Abe Feldman found plenty of work in an advisory capacity on stocks, bonds and futures, based on his successful experience. Esther managed to get on a few Boards of Directors. This enabled those companies to get a feel for Abe’s directions, while giving her a chance to keep an eye on Abe’s money. It wasn’t a dream job, but at least she got out of the house and got to rub elbows with influential women, who would share tricks of the trade. The $200,000 salary for each of her chairs kept Esther happy and busy. And because so many companies were owned by a single parent company, it was easy to move back and forth on different boards. This made Esther of great value to her husband, who needed to know the plans and intentions of the various companies. “Insider trading” was an obsolete term. This new relationship between the two helped bolster the marriage and keep the family demands within reason.
Billy Silver did not fare quite as well. Mr. Valenza finally closed his doors. Billy’s tiny IRA would not support his family. Fortunately his many years in the grocery business made him eligible for work in that area. He attended a job fair and got an offer. The salary was small, but they offered housing and reasonable prices for essential products if he was willing to leave Long Island. Because of the high competition for employment, Billy only had one day to decide. With the entire household at the kitchen table they weighed their options. Monica and Mom would have to give up their jobs. The mortgage was a little more than half paid off, but there was no equity in the house – the real estate market on Long Island had given up the ghost; they would be lucky to get less than they owed, if they could sell the house at all. The kids were included in the discussion because they would be ripped away from all things familiar and their friends, so precious during adolescence. Against human nature, this would mean a total change of everything they knew. On the plus side, it was a job, with a contract, so there was a minimum of security. In a new community, there would be ‘minimum-wage’ jobs (although there was no longer a legal minimum wage) available for the women and after school for the boys. The company would supply a moving van and team. Like military housing, almost every position in the community was open for families of employees first, rather than importing more employees and their families. So there were jobs available for trash removal, reception, cashiering, and any other essential service. The three-bedroom row houses would not cost anything, since the company owned them. So if all five of them worked, they could sustain the mortgage on the Long Island home until the real estate market opened up again, at least for a short while. Billy couldn’t take advantage of the IRA for another fifteen years, but when it was available it would help. The boys had already realized that college was a pipe dream, so they were looking for a trade to adopt. It wasn’t really a choice, but at least the whole family took a stake in the decision. The next morning Billy accepted the job offer. Ohio, here we come!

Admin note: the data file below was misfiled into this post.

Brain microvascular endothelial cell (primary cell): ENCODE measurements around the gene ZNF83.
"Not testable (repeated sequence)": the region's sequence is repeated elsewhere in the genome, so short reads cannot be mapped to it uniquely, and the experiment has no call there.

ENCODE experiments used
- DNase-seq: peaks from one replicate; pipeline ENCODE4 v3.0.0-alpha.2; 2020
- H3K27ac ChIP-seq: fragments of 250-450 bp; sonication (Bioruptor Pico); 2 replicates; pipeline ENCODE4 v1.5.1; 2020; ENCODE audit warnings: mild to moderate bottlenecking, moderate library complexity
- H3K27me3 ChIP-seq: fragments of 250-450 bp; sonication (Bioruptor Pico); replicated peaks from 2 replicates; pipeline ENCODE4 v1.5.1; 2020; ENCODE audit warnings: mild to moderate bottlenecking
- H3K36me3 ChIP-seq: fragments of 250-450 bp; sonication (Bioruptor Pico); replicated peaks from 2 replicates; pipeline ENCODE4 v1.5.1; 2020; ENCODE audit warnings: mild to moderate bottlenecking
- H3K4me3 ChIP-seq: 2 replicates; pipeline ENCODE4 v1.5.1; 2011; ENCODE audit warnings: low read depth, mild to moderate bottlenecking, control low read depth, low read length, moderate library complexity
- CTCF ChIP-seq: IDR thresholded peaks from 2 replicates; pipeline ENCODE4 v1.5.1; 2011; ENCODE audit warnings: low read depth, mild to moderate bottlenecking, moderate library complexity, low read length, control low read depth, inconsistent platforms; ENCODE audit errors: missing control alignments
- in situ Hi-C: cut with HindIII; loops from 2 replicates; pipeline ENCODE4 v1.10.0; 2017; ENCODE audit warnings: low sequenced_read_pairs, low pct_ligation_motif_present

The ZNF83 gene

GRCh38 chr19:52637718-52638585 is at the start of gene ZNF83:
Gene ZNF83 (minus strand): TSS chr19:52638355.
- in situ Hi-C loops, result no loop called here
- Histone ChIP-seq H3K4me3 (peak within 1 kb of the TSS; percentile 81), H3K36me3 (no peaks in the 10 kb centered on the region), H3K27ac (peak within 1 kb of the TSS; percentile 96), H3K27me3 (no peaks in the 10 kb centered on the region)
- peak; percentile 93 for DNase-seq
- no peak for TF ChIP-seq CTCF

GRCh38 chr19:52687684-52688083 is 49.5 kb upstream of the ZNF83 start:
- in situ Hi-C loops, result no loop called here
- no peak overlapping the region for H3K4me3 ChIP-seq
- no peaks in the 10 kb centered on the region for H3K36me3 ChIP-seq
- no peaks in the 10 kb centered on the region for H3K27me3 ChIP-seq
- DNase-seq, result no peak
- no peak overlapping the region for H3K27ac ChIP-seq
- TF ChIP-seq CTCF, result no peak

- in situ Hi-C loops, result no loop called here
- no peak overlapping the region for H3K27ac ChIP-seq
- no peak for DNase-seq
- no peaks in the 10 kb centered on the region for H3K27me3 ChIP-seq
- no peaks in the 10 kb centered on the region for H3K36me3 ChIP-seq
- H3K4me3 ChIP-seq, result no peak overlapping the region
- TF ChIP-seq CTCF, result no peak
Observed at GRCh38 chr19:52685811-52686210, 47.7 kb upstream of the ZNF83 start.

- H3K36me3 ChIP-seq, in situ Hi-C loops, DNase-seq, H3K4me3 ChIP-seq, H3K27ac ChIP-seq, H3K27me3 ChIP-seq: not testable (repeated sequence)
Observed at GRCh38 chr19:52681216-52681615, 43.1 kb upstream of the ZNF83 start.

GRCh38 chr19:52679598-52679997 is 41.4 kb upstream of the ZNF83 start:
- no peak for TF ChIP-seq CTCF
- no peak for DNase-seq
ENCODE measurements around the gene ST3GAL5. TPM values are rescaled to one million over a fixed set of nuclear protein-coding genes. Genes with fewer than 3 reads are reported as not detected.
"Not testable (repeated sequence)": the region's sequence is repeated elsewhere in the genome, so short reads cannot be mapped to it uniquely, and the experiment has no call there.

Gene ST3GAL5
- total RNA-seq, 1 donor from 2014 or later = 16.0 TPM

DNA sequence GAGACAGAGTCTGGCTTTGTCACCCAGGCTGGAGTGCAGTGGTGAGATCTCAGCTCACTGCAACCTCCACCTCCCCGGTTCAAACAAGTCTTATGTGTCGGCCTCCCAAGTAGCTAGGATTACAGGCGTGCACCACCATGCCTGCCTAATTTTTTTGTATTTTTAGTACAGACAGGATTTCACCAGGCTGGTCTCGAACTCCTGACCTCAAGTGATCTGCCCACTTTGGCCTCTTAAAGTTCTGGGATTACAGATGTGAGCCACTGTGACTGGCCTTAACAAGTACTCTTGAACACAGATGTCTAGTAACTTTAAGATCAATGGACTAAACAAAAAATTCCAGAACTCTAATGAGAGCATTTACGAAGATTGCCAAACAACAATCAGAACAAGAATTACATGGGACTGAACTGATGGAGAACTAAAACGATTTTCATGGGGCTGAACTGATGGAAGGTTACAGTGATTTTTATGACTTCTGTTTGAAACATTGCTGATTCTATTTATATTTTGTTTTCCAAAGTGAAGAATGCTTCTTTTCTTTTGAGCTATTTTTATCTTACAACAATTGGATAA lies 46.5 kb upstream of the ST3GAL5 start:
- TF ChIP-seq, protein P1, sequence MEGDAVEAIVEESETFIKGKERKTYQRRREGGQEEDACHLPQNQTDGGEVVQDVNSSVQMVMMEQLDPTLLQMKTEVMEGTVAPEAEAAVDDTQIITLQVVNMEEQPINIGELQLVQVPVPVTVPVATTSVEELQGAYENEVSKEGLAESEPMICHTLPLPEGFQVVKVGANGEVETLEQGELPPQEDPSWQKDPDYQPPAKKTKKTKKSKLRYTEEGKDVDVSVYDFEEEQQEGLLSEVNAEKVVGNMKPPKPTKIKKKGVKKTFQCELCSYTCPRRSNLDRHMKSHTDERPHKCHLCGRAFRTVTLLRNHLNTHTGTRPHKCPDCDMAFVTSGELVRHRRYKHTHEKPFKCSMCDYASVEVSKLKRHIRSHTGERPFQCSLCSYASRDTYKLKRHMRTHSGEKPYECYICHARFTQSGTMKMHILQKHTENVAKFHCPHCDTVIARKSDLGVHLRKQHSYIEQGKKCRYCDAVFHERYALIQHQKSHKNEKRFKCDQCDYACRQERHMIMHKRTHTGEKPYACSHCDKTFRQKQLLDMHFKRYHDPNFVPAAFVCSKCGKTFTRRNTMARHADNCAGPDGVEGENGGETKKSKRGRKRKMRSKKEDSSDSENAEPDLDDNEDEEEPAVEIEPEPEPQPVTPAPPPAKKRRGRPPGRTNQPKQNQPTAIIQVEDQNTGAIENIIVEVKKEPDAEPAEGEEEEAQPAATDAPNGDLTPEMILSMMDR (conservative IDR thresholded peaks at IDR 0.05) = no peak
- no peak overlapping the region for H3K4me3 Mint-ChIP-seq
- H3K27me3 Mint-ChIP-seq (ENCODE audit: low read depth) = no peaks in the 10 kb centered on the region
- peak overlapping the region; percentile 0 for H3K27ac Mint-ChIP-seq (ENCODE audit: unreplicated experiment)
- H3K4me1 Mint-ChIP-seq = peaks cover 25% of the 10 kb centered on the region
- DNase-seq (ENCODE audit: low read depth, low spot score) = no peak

Within a week, the Silver family was packed. There were a few families hired, so three families would be loaded into one van. The families could drive over on their own; by the time they arrived, the houses would be assigned and their belongings unloaded. It took a week to drive there and they arrived on a Friday night. A sentry at the entry of the community looked up the names and gave them directions to their new home. Nothing was placed where Monica wanted it, but at least their food had been moved as well, so they could spend the weekend getting reasonably settled. On the kitchen table was a small stack of papers informing them of their situation. The three children were to start school Monday morning, and Billy was to report to work the same day. Monica and Mom spent Monday searching out a grocery store and getting an idea of the layout of the community. Tuesday they were out applying for jobs. The children made the adjustment better than expected, since all their classmates were in the same situation – it was a town of strangers rather than history.